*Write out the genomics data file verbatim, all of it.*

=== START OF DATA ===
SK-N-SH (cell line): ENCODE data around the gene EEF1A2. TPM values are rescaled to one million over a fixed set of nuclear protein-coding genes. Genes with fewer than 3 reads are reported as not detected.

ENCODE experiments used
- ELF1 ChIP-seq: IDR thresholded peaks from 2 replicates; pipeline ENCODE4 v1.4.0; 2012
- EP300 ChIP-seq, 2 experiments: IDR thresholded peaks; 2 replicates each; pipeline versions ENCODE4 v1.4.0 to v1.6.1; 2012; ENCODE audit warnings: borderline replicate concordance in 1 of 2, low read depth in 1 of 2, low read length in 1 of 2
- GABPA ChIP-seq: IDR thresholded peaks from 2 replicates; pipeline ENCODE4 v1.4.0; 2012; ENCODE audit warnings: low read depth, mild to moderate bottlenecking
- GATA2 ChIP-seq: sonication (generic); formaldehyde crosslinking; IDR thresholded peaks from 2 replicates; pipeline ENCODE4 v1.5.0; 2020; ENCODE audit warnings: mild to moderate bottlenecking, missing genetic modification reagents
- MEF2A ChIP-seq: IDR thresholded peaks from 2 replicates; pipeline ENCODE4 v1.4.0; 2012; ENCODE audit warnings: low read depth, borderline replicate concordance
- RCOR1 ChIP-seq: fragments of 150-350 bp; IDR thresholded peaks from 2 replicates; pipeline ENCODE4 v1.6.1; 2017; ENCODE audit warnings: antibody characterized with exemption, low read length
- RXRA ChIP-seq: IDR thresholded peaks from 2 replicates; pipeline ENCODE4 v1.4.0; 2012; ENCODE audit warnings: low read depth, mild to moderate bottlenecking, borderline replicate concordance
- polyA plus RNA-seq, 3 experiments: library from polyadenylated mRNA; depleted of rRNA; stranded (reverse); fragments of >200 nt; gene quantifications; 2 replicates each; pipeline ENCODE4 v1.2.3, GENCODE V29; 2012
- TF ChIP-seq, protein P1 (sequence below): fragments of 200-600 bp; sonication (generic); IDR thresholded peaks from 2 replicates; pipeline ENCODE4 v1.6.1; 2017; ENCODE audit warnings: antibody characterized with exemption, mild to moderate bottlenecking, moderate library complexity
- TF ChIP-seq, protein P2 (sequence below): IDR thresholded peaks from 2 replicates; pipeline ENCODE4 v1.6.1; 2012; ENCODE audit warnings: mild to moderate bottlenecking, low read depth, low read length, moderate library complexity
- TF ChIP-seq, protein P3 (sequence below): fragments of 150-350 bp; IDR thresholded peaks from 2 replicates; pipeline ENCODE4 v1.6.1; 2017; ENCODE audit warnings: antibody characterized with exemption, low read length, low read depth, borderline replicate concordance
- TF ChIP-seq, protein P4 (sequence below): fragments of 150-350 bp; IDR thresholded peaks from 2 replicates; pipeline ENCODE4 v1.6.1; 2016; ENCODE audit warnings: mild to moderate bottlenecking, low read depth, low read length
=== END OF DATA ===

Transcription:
SK-N-SH (cell line): ENCODE data around the gene EEF1A2. TPM values are rescaled to one million over a fixed set of nuclear protein-coding genes. Genes with fewer than 3 reads are reported as not detected.

ENCODE experiments used
- ELF1 ChIP-seq: IDR thresholded peaks from 2 replicates; pipeline ENCODE4 v1.4.0; 2012
- EP300 ChIP-seq, 2 experiments: IDR thresholded peaks; 2 replicates each; pipeline versions ENCODE4 v1.4.0 to v1.6.1; 2012; ENCODE audit warnings: borderline replicate concordance in 1 of 2, low read depth in 1 of 2, low read length in 1 of 2
- GABPA ChIP-seq: IDR thresholded peaks from 2 replicates; pipeline ENCODE4 v1.4.0; 2012; ENCODE audit warnings: low read depth, mild to moderate bottlenecking
- GATA2 ChIP-seq: sonication (generic); formaldehyde crosslinking; IDR thresholded peaks from 2 replicates; pipeline ENCODE4 v1.5.0; 2020; ENCODE audit warnings: mild to moderate bottlenecking, missing genetic modification reagents
- MEF2A ChIP-seq: IDR thresholded peaks from 2 replicates; pipeline ENCODE4 v1.4.0; 2012; ENCODE audit warnings: low read depth, borderline replicate concordance
- RCOR1 ChIP-seq: fragments of 150-350 bp; IDR thresholded peaks from 2 replicates; pipeline ENCODE4 v1.6.1; 2017; ENCODE audit warnings: antibody characterized with exemption, low read length
- RXRA ChIP-seq: IDR thresholded peaks from 2 replicates; pipeline ENCODE4 v1.4.0; 2012; ENCODE audit warnings: low read depth, mild to moderate bottlenecking, borderline replicate concordance
- polyA plus RNA-seq, 3 experiments: library from polyadenylated mRNA; depleted of rRNA; stranded (reverse); fragments of >200 nt; gene quantifications; 2 replicates each; pipeline ENCODE4 v1.2.3, GENCODE V29; 2012
- TF ChIP-seq, protein P1 (sequence below): fragments of 200-600 bp; sonication (generic); IDR thresholded peaks from 2 replicates; pipeline ENCODE4 v1.6.1; 2017; ENCODE audit warnings: antibody characterized with exemption, mild to moderate bottlenecking, moderate library complexity
- TF ChIP-seq, protein P2 (sequence below): IDR thresholded peaks from 2 replicates; pipeline ENCODE4 v1.6.1; 2012; ENCODE audit warnings: mild to moderate bottlenecking, low read depth, low read length, moderate library complexity
- TF ChIP-seq, protein P3 (sequence below): fragments of 150-350 bp; IDR thresholded peaks from 2 replicates; pipeline ENCODE4 v1.6.1; 2017; ENCODE audit warnings: antibody characterized with exemption, low read length, low read depth, borderline replicate concordance
- TF ChIP-seq, protein P4 (sequence below): fragments of 150-350 bp; IDR thresholded peaks from 2 replicates; pipeline ENCODE4 v1.6.1; 2016; ENCODE audit warnings: mild to moderate bottlenecking, low read depth, low read length